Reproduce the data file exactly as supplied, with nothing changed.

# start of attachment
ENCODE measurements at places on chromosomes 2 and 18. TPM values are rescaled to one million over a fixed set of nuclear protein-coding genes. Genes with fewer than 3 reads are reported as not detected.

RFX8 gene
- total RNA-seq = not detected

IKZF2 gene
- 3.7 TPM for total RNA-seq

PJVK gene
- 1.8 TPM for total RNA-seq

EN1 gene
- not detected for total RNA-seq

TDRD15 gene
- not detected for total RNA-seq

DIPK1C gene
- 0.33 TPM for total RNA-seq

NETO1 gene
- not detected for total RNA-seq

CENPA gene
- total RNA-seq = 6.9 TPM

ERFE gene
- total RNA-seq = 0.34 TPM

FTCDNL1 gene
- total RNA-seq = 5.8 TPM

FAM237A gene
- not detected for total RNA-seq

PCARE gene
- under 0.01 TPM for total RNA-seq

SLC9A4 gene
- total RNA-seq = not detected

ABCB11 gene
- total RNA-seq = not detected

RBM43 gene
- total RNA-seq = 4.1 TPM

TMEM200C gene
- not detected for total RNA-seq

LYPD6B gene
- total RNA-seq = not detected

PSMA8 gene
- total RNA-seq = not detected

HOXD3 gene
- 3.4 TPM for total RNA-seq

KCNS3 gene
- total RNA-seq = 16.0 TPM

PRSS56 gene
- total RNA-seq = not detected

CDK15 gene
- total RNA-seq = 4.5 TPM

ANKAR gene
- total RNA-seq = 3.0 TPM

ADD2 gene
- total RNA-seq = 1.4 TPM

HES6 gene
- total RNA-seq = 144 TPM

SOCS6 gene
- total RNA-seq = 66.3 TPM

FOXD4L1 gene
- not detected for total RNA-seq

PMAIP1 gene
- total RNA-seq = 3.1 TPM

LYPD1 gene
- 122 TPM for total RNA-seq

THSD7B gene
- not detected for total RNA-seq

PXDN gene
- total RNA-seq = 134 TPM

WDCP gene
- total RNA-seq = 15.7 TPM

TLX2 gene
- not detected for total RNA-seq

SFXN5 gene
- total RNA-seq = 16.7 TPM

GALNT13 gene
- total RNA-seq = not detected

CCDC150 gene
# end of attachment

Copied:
ENCODE measurements at places on chromosomes 2 and 18. TPM values are rescaled to one million over a fixed set of nuclear protein-coding genes. Genes with fewer than 3 reads are reported as not detected.

RFX8 gene
- total RNA-seq = not detected

IKZF2 gene
- 3.7 TPM for total RNA-seq

PJVK gene
- 1.8 TPM for total RNA-seq

EN1 gene
- not detected for total RNA-seq

TDRD15 gene
- not detected for total RNA-seq

DIPK1C gene
- 0.33 TPM for total RNA-seq

NETO1 gene
- not detected for total RNA-seq

CENPA gene
- total RNA-seq = 6.9 TPM

ERFE gene
- total RNA-seq = 0.34 TPM

FTCDNL1 gene
- total RNA-seq = 5.8 TPM

FAM237A gene
- not detected for total RNA-seq

PCARE gene
- under 0.01 TPM for total RNA-seq

SLC9A4 gene
- total RNA-seq = not detected

ABCB11 gene
- total RNA-seq = not detected

RBM43 gene
- total RNA-seq = 4.1 TPM

TMEM200C gene
- not detected for total RNA-seq

LYPD6B gene
- total RNA-seq = not detected

PSMA8 gene
- total RNA-seq = not detected

HOXD3 gene
- 3.4 TPM for total RNA-seq

KCNS3 gene
- total RNA-seq = 16.0 TPM

PRSS56 gene
- total RNA-seq = not detected

CDK15 gene
- total RNA-seq = 4.5 TPM

ANKAR gene
- total RNA-seq = 3.0 TPM

ADD2 gene
- total RNA-seq = 1.4 TPM

HES6 gene
- total RNA-seq = 144 TPM

SOCS6 gene
- total RNA-seq = 66.3 TPM

FOXD4L1 gene
- not detected for total RNA-seq

PMAIP1 gene
- total RNA-seq = 3.1 TPM

LYPD1 gene
- 122 TPM for total RNA-seq

THSD7B gene
- not detected for total RNA-seq

PXDN gene
- total RNA-seq = 134 TPM

WDCP gene
- total RNA-seq = 15.7 TPM

TLX2 gene
- not detected for total RNA-seq

SFXN5 gene
- total RNA-seq = 16.7 TPM

GALNT13 gene
- total RNA-seq = not detected

CCDC150 gene